What life looks like 2 years after oil plummeted


tay
+1
#1
The last two years have been a mess for the energy sector. Tens of thousands of jobs have been cut, capital spending dove, drilling is expected to be at a 40-year low, bankruptcies are piling up and cash flow doesn't come close to cover spending.

But there are some (relatively) bright spots. One is around pricing: crude oil has been trading in the $45 to $50 US range for roughly two months and there's some confidence that the bottom is behind us.

"Looking forward with a reasonable set of assumptions, the market is set to balance in the second half of this year and continue to get better in 2017," said Jackie Forrest, vice-president of energy research with ARC Financial.

Last week, Burgess Energy did a deal with Calgary-based Athabasca Oil, in which it bought a stake in future royalties at the company's oilsands operations for $129 million. Those royalties will only be paid when oil is trading above $75 US a barrel — a price point barely dreamed about these days.

In order for the job market to hit bottom and then stabilize, the U.S. Federal Reserve estimated it would take oil prices holding steady at $50 US a barrel for two or three months. In Canada, it's expected that it will take more time than that for hiring to start.

The oilpatch cut 28,145 direct jobs in 2015, more than 10 per cent of the workforce, according to labour-tracking firm PetroLMI. Many of those cuts were in the service sector, which will take longer to recover than the exploration sector it serves.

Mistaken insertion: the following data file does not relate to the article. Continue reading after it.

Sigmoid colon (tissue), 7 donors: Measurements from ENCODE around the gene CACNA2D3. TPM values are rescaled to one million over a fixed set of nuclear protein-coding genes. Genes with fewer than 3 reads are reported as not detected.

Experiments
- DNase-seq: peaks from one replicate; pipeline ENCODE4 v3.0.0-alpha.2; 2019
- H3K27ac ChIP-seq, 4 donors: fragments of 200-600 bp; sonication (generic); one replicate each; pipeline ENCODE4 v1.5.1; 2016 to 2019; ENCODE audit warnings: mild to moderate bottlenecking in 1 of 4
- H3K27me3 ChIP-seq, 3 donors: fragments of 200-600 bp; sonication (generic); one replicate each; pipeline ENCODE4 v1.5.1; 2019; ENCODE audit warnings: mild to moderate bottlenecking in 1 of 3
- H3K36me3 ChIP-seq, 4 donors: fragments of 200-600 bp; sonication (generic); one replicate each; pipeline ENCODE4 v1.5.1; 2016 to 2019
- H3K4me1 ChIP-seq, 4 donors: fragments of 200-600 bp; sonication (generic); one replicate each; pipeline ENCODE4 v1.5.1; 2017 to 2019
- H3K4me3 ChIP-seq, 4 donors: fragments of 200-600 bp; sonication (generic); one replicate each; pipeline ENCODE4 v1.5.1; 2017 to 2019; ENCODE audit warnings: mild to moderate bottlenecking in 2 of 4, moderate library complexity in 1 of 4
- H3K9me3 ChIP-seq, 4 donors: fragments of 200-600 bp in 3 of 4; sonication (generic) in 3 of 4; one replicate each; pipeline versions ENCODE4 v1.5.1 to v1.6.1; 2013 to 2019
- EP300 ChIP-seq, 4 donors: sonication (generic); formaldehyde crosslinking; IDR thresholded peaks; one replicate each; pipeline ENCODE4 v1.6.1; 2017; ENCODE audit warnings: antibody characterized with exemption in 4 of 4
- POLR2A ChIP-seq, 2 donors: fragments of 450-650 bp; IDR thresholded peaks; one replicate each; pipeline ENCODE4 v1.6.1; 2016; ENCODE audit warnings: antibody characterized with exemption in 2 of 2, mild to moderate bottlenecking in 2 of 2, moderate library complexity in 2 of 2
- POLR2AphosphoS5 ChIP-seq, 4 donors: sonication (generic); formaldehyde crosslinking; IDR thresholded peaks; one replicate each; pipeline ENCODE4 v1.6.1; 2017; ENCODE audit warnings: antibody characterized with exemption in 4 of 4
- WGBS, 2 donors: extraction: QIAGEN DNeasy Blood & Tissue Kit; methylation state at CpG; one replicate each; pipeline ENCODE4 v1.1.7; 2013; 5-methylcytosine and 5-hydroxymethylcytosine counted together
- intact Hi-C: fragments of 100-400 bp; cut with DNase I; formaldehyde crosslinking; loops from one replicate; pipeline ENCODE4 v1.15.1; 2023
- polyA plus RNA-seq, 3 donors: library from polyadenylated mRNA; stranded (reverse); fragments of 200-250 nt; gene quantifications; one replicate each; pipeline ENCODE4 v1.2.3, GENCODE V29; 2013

"I hope we've seen bottom," said Mark Scholz, head of the Canadian Association of Oilwell Drilling Contractors. "Most are expecting that around the $50 range, it's at least stable and we're going to start to see gradual increases from there.

But Philip Verleger isn't convinced. The Colorado-based analyst called $50 oil a mirage caused by the outages; he expects oil to fall back to the mid-$30s in the near term.

Forrest agrees that oil inventories are a problem, as there are an additional 500 million barrels in storage in North America right now than is typical this time of year.

more

Oil at $50: What life looks like in the oilpatch 2 years after prices plummeted - Business - CBC News
 
taxslave
+1
#2
You would never know the bottom fell out of the market when you gas up your car.
 
Danbones
+1
#3
50 a mirage?
which explains why so many politicians are after that Damned carbon gouge

cheap readily available energy should be the wellspring of a roaring econonmy
 
tay
#4
Alberta economy still the best in Canada by some measures


Despite the hard times Albertans still earn far more than most Canadians, with Alberta's per capita GDP sitting at around $77,000 compared with about $53,000 for the rest of the country.

It is just one reason why University of Calgary economist Trevor Tombe says Alberta could still be Canada's best economy.

In many ways we are still the strongest economy in the country, we have a higher fraction of our population employed than any other province — our earnings are much higher than any other province even today, so it is important not to lose that perspective."

Of course that is cold comfort for the tens of thousands of Albertans left unemployed by the downturn. But Tombe says Alberta's
economy is more diversified than most think, with fewer than six per cent of workers being directly employed by the oil and gas sector.

And Tombe says that the number of people working in other sectors is growing as employment in oil and gas shrinks.

"Service sectors, health care, education — professional and scientific services — these are areas that are increasing their employment, so it is in areas like that where we are seeing a lot of the growth."